Can the Prime Minister confirm that our Dutch friends advised him to make an immediate application to join the Common Market based on the Treaty of Rome and, after that, to have further discussions about specific British problems?

The Prime Minister

I do not think that it would help if I gave details of what our Dutch friends advised. They were particularly concerned to knock down the stupid story which they had read yesterday morning saying that they had shut the door to us. They were very angry about that suggestion. We had some discussion with them about the next step when the six visits were over and that, of course, is one of the options open if we are satisfied that we can overcome the still very formidable difficulties which remain before us.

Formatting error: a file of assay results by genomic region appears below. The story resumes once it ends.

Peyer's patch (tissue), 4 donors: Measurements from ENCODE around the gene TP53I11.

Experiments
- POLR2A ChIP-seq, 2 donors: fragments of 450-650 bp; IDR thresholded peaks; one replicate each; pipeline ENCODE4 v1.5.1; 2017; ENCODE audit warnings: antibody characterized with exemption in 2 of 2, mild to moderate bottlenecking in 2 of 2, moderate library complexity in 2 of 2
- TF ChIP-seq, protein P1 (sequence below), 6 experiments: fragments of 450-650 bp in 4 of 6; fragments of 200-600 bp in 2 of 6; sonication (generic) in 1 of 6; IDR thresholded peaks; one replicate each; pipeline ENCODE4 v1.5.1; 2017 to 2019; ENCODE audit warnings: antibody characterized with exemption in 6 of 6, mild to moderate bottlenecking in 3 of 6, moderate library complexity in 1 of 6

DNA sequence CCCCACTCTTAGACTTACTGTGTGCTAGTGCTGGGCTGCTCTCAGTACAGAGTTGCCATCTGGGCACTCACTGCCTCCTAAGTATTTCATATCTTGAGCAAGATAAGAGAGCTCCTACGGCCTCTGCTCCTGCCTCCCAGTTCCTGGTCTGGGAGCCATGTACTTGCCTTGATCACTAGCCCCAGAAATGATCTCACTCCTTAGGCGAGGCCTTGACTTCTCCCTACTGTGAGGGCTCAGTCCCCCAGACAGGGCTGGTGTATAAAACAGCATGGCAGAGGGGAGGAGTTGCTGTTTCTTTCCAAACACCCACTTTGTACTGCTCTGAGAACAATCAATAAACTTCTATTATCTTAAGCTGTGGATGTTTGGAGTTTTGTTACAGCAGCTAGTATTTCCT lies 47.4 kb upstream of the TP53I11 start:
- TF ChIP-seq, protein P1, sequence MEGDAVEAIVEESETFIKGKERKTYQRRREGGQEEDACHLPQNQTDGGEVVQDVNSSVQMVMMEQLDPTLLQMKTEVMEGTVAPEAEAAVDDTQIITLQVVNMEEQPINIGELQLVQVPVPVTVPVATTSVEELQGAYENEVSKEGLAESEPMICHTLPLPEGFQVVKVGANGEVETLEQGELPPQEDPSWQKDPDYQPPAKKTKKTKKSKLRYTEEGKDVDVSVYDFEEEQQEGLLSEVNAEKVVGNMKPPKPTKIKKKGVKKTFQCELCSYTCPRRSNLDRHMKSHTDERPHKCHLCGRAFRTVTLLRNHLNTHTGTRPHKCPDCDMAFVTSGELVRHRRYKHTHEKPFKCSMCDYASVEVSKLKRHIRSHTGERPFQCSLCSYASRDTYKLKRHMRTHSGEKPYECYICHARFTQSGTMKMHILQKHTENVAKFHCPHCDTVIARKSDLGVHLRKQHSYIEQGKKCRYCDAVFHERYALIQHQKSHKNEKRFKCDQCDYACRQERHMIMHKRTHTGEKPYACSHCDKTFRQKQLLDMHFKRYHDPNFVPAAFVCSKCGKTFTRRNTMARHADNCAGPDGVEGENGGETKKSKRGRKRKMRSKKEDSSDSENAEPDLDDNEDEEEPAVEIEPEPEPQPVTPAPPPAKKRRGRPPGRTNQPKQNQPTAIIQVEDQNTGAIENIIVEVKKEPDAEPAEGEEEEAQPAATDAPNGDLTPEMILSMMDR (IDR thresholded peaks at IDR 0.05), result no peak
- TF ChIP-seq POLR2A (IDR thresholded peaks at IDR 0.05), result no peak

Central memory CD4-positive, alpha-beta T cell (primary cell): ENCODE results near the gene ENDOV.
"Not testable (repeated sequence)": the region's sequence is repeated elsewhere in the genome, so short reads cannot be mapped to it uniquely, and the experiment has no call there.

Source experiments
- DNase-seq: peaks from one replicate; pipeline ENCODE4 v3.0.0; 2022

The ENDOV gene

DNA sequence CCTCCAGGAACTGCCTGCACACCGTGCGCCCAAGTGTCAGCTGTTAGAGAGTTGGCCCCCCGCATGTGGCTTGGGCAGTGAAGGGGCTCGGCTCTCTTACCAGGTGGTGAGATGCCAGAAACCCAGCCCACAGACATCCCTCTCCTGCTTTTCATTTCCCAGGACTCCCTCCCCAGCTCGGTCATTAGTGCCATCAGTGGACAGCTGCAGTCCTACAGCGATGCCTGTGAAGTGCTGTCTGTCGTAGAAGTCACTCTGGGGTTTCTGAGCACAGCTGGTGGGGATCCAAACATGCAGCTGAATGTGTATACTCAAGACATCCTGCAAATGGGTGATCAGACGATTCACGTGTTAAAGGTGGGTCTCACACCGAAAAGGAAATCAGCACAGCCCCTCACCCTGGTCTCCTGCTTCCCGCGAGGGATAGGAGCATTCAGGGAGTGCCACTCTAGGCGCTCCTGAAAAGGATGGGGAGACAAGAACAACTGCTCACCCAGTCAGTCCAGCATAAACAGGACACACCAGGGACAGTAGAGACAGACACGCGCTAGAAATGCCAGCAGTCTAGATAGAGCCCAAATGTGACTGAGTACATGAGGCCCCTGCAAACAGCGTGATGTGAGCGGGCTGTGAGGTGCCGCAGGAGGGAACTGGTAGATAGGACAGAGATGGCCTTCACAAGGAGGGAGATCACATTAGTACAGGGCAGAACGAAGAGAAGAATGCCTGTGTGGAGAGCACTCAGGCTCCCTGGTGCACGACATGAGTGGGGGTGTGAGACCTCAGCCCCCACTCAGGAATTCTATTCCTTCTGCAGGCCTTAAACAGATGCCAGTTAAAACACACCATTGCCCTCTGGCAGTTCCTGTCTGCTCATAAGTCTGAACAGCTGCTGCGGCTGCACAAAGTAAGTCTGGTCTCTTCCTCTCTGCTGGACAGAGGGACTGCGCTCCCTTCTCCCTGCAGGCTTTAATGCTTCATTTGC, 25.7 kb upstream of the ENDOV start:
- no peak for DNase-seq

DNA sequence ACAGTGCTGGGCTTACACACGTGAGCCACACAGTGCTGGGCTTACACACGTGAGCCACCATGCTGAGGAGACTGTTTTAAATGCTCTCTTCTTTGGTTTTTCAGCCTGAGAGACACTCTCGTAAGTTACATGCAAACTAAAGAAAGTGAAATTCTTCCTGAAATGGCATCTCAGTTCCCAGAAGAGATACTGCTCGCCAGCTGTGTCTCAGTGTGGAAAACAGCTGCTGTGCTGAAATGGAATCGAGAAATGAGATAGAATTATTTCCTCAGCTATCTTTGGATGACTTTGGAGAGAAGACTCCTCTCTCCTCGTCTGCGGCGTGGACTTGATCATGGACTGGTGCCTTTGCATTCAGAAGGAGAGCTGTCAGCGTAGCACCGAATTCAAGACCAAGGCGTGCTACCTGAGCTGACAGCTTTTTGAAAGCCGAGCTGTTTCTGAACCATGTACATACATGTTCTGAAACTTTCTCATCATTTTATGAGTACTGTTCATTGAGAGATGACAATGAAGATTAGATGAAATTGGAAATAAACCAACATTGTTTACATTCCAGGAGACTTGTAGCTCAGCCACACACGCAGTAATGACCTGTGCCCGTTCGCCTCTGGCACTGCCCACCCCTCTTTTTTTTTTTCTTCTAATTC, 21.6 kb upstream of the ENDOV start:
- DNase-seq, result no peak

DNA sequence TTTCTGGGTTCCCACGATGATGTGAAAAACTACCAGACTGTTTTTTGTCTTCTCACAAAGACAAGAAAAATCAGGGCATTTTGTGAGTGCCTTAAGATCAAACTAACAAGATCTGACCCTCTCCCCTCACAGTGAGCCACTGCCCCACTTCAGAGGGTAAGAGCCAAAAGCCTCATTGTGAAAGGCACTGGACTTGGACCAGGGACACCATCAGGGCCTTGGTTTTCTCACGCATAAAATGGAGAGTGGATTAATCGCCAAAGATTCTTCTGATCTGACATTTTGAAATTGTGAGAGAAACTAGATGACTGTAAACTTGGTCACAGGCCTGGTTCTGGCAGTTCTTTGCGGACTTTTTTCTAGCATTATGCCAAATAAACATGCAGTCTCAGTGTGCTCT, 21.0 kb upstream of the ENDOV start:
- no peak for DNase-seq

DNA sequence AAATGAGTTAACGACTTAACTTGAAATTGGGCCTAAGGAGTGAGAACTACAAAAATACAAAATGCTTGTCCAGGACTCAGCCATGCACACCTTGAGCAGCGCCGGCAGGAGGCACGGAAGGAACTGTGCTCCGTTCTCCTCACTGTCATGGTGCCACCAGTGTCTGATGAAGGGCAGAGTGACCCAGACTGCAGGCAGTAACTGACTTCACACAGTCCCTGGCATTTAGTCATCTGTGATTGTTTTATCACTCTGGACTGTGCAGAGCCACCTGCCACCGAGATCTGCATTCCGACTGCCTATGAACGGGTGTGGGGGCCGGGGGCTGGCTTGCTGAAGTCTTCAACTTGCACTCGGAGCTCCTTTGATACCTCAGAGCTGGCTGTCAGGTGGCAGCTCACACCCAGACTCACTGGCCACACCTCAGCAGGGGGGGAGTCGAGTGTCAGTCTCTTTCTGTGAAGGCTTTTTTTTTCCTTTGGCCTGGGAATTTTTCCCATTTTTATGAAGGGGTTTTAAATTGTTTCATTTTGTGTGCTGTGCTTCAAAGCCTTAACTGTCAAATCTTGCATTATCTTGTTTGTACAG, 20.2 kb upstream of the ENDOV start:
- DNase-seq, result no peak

Mr. Dalyell

In view especially of the unique contribution to the Dutch economy which is made by Philips of Eindhoven, with their technical experience, did my right hon. Friend discuss the concept of a European technological community during his visit to The Hague?

The Prime Minister

Without necessarily taking part in my hon. Friend's commercial, we discussed the question of a technological community at considerable length and we were agreed about the very great importance of this concept and the contribution which both Britain and the Netherlands could make to it.

Mr. Bellenger

As the purpose of my right hon. Friend's visits to Europe have been to ascertain what sort of terms this country could get if we decided to enter the Common Market, he must by now have a fairly good idea of what those terms are, irrespective of what Luxembourg may say. Can he not take the House into his confidence?

The Prime Minister